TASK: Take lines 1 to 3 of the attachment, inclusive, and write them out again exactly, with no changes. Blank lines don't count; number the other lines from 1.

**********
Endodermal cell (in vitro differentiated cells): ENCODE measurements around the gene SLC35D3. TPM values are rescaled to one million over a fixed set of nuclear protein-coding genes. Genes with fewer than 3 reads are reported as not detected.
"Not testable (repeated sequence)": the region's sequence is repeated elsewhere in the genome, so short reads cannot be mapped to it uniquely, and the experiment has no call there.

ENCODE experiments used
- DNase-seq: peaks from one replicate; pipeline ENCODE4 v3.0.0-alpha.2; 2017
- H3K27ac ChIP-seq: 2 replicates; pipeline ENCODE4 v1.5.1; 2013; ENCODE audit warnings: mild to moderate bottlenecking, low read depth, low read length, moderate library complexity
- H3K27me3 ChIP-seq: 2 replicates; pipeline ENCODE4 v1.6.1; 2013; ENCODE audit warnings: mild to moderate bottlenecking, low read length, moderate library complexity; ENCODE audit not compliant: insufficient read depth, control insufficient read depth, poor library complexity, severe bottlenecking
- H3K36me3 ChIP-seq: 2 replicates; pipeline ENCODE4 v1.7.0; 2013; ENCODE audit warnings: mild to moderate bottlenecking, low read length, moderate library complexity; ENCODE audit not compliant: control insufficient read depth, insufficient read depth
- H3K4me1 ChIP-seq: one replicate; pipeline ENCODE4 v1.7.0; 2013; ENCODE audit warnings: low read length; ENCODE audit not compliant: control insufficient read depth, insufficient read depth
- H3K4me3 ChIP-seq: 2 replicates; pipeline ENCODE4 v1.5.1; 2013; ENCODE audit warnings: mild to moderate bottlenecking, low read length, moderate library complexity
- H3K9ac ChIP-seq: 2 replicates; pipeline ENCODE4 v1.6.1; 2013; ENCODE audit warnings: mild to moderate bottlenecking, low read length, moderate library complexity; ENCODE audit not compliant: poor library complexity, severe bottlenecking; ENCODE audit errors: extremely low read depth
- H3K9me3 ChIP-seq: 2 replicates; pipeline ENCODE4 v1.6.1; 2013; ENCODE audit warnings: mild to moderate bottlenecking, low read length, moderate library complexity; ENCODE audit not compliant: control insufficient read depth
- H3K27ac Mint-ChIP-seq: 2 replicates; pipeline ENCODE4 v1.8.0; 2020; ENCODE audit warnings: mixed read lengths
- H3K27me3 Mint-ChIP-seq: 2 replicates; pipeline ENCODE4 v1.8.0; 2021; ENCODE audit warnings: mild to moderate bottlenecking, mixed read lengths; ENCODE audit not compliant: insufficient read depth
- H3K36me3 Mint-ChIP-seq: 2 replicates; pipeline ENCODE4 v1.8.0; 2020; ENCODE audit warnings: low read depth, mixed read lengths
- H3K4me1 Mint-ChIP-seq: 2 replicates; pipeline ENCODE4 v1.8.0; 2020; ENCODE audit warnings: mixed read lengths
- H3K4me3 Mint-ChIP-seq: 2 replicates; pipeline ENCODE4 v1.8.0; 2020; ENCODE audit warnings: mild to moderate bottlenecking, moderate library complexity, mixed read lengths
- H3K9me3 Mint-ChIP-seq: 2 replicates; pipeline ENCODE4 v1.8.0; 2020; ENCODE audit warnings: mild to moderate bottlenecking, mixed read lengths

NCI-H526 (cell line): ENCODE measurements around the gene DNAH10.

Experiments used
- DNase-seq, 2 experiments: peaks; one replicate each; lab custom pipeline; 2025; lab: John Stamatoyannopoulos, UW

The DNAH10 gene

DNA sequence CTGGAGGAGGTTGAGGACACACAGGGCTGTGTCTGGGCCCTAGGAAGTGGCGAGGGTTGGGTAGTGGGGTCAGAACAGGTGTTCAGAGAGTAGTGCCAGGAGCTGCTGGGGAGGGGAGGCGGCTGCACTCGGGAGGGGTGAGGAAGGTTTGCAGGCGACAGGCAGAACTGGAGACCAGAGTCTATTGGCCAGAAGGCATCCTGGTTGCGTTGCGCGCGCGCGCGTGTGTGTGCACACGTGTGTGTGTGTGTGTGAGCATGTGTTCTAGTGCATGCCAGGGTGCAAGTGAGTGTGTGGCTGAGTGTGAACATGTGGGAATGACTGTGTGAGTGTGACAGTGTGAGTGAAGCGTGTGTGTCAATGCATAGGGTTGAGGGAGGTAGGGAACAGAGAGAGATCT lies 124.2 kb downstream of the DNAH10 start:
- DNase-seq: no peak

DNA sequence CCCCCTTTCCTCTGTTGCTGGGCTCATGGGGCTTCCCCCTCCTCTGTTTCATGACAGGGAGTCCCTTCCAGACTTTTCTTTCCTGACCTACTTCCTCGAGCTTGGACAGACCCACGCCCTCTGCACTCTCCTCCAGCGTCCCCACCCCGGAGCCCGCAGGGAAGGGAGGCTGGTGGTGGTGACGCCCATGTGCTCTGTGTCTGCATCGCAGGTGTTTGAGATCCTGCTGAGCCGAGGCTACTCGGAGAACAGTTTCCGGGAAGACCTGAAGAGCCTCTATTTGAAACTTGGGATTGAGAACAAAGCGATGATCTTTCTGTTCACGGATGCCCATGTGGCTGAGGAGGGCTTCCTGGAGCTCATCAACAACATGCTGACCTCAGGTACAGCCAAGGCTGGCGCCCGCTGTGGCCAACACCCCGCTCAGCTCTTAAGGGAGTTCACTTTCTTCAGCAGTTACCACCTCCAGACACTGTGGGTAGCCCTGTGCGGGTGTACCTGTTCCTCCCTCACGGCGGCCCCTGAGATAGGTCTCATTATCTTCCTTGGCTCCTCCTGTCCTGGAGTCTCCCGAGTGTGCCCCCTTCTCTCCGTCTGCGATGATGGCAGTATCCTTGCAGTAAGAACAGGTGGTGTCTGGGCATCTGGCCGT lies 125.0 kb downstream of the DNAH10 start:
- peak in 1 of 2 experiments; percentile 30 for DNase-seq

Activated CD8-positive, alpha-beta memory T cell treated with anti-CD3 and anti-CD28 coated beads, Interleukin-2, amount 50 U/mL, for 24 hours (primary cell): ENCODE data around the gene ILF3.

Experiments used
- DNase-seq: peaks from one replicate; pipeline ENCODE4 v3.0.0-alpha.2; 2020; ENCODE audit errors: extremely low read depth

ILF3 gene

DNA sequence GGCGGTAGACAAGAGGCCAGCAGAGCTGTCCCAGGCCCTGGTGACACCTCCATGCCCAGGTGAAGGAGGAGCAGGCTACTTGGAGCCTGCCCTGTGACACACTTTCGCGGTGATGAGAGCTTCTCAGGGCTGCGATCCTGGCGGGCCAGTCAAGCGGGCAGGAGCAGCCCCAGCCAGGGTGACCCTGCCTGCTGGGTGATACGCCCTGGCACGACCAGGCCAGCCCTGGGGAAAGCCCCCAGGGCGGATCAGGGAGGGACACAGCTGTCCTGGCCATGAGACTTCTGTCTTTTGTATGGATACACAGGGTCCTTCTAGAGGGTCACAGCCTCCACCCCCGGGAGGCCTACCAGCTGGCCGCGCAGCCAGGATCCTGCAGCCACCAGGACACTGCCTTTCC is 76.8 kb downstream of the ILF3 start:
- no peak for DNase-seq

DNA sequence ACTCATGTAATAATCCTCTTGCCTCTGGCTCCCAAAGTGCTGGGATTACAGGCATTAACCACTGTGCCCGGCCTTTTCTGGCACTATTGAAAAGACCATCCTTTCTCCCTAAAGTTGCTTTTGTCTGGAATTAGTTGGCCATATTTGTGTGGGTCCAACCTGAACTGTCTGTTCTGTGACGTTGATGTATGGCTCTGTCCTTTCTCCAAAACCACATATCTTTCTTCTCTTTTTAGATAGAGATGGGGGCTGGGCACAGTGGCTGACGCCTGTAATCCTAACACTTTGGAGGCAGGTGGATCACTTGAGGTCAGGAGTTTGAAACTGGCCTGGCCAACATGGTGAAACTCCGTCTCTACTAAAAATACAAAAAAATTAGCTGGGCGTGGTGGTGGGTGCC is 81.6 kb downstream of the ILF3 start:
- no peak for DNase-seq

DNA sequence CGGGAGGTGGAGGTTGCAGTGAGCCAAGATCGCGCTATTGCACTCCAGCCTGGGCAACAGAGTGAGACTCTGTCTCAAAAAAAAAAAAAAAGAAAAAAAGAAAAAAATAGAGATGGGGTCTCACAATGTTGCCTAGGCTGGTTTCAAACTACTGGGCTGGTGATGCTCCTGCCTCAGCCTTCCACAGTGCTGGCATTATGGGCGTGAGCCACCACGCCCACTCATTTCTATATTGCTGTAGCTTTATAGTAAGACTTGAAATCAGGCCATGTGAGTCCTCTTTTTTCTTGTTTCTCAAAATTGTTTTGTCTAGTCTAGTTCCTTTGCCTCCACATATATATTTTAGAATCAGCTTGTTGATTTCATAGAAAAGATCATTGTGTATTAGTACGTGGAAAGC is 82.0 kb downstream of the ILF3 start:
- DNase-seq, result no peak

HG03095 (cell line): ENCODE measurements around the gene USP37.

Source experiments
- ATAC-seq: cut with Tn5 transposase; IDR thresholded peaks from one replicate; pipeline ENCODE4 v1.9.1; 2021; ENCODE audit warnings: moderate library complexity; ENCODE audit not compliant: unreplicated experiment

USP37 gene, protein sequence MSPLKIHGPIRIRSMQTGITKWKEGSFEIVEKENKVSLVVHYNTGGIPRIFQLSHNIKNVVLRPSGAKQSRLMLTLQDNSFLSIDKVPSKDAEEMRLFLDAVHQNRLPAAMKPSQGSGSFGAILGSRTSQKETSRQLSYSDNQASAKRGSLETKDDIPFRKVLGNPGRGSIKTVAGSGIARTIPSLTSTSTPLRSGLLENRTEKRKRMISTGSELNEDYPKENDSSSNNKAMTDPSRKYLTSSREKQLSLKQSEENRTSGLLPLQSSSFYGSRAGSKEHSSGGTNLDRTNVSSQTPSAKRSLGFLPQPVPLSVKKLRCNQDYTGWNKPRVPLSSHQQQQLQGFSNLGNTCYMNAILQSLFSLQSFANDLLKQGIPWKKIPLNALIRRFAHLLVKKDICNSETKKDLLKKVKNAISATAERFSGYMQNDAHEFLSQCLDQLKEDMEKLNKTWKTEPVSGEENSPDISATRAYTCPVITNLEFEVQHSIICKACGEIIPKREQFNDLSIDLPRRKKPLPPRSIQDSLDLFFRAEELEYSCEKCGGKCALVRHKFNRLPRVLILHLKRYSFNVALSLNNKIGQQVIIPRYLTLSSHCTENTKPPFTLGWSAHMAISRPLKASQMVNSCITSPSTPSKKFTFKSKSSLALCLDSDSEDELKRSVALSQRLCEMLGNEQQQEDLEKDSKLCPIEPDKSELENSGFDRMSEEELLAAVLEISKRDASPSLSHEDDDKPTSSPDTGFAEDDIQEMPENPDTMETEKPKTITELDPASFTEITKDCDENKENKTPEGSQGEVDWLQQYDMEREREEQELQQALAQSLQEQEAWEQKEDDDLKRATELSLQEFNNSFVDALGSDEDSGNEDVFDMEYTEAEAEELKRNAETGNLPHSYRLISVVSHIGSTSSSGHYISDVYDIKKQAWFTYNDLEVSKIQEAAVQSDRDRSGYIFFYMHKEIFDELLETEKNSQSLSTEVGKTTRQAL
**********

Endodermal cell (in vitro differentiated cells): ENCODE measurements around the gene SLC35D3. TPM values are rescaled to one million over a fixed set of nuclear protein-coding genes. Genes with fewer than 3 reads are reported as not detected.
"Not testable (repeated sequence)": the region's sequence is repeated elsewhere in the genome, so short reads cannot be mapped to it uniquely, and the experiment has no call there.

ENCODE experiments used